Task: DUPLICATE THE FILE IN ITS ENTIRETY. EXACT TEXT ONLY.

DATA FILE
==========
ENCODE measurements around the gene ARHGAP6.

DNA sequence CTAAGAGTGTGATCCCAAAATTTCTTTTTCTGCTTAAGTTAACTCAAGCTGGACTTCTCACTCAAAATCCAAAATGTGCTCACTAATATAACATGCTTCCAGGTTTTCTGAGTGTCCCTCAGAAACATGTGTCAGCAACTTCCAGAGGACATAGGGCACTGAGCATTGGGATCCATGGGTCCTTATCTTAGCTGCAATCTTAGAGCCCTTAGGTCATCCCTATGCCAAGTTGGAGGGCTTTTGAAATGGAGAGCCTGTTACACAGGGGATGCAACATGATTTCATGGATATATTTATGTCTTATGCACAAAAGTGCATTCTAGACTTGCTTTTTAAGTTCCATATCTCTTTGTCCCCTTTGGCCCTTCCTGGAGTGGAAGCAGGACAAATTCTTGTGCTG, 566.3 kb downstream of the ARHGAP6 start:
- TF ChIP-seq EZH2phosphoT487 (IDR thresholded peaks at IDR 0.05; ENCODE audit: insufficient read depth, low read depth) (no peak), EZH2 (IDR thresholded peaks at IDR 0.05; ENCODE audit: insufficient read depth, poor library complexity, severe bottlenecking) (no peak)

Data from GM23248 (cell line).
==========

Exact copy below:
ENCODE measurements around the gene ARHGAP6.

DNA sequence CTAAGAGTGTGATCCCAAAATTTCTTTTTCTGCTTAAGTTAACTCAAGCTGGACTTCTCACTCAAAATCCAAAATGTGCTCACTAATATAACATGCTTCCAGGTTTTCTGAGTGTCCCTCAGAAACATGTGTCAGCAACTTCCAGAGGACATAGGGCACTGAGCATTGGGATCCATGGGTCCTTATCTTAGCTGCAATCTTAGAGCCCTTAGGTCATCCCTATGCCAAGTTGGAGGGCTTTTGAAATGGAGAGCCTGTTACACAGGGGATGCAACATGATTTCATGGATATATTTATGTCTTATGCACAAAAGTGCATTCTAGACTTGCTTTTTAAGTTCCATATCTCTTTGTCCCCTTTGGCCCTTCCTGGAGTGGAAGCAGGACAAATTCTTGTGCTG, 566.3 kb downstream of the ARHGAP6 start:
- TF ChIP-seq EZH2phosphoT487 (IDR thresholded peaks at IDR 0.05; ENCODE audit: insufficient read depth, low read depth) (no peak), EZH2 (IDR thresholded peaks at IDR 0.05; ENCODE audit: insufficient read depth, poor library complexity, severe bottlenecking) (no peak)

Data from GM23248 (cell line).